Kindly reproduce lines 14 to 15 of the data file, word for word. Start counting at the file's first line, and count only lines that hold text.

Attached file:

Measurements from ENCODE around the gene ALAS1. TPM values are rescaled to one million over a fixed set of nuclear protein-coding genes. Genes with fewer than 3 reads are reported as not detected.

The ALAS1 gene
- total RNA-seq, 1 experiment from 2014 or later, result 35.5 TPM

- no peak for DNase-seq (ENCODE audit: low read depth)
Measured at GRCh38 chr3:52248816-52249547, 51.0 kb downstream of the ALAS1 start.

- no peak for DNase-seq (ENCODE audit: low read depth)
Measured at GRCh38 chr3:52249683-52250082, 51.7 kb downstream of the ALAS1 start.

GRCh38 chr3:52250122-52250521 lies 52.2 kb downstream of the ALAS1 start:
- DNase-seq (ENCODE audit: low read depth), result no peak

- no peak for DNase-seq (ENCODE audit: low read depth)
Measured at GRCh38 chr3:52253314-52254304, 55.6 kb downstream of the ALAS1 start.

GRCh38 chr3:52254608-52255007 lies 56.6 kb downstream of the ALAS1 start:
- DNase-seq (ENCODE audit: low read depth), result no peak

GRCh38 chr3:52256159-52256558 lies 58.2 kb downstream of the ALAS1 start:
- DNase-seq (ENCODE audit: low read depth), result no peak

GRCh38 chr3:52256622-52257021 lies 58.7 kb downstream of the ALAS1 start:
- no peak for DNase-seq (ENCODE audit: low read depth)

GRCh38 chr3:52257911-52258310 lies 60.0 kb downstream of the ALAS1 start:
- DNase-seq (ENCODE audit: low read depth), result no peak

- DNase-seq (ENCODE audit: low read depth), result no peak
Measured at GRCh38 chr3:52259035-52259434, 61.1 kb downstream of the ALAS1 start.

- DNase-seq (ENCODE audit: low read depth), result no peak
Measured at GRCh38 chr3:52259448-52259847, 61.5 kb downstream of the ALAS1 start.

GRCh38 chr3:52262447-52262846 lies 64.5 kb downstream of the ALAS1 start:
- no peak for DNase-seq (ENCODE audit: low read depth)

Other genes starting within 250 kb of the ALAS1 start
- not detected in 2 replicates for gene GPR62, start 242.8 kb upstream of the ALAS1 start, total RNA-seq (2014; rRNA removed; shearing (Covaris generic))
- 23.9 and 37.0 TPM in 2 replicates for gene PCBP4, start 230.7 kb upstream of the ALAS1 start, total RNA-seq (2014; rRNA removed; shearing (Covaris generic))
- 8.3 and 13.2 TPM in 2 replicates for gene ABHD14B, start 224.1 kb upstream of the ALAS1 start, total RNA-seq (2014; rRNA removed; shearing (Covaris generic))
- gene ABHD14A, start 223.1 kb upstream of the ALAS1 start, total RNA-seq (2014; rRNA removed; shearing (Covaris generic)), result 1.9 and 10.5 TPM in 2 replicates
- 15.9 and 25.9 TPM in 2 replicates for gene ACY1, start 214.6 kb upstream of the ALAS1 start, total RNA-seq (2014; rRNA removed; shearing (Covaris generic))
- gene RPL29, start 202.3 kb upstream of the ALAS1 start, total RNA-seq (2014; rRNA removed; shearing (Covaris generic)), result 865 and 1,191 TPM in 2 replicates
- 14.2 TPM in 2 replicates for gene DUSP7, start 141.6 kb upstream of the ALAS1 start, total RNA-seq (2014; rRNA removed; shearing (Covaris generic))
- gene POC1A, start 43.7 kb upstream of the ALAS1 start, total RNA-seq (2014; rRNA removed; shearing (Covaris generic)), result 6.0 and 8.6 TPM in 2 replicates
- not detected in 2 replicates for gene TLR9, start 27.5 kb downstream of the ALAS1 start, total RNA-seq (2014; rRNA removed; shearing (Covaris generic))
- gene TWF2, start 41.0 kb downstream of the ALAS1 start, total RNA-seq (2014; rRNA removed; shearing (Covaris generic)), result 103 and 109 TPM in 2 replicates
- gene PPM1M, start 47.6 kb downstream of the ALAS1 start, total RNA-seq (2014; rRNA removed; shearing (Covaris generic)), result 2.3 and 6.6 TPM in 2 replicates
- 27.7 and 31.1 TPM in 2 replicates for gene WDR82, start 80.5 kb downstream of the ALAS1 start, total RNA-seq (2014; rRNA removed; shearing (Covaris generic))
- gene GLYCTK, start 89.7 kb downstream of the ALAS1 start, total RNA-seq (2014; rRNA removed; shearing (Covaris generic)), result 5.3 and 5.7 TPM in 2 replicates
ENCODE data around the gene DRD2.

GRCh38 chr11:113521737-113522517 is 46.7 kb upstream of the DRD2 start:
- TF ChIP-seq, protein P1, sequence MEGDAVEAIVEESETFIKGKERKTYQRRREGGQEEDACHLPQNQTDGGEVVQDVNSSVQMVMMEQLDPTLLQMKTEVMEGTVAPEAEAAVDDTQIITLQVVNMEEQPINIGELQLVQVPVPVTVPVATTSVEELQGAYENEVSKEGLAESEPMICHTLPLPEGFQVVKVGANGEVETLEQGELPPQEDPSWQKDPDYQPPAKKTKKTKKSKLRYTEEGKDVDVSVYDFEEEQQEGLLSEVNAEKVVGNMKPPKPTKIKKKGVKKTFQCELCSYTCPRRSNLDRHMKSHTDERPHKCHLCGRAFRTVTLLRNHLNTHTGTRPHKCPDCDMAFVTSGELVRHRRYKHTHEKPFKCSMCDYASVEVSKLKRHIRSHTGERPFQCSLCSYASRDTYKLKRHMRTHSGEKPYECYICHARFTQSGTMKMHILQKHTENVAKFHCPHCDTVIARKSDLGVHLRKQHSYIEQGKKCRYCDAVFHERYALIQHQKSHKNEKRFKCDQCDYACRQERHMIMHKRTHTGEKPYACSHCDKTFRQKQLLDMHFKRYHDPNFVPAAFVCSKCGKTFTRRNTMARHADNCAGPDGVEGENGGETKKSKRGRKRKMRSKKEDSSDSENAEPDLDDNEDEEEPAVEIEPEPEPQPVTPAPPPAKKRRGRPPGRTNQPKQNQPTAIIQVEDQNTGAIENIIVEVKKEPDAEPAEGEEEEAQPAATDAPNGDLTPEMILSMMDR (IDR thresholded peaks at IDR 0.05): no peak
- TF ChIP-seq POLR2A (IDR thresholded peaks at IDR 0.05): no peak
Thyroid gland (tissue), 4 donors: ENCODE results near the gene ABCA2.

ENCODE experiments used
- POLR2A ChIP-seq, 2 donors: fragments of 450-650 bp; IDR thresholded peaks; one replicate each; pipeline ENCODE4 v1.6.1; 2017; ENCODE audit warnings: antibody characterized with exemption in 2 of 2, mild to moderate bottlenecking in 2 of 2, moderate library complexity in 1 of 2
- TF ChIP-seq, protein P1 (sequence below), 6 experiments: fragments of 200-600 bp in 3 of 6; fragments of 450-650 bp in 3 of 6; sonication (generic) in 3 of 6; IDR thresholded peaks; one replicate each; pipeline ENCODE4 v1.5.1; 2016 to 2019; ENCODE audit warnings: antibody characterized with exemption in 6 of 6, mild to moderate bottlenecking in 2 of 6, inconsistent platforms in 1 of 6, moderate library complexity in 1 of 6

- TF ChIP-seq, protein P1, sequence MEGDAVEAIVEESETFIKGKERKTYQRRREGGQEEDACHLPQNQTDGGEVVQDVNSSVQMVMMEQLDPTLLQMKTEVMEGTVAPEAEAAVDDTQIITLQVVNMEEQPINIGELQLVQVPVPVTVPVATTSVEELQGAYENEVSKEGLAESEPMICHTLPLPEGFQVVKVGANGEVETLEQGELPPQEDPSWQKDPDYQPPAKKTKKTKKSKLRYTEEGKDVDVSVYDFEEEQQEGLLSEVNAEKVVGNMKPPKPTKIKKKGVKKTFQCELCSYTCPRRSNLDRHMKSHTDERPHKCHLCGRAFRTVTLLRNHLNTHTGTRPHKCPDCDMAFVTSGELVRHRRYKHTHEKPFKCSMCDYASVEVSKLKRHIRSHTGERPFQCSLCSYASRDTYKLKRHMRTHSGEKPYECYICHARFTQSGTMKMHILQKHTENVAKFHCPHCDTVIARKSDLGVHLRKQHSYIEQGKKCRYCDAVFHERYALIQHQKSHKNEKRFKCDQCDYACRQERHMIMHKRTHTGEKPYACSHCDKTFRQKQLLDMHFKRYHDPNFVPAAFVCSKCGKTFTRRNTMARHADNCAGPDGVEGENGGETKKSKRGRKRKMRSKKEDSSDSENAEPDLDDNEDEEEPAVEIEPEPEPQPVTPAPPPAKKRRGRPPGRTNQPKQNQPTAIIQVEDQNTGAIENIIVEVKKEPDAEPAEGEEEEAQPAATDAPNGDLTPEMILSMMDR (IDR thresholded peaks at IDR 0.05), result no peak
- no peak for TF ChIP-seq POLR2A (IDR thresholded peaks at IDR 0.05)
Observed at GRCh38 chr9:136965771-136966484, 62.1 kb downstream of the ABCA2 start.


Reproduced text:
GRCh38 chr3:52256159-52256558 lies 58.2 kb downstream of the ALAS1 start:
- DNase-seq (ENCODE audit: low read depth), result no peak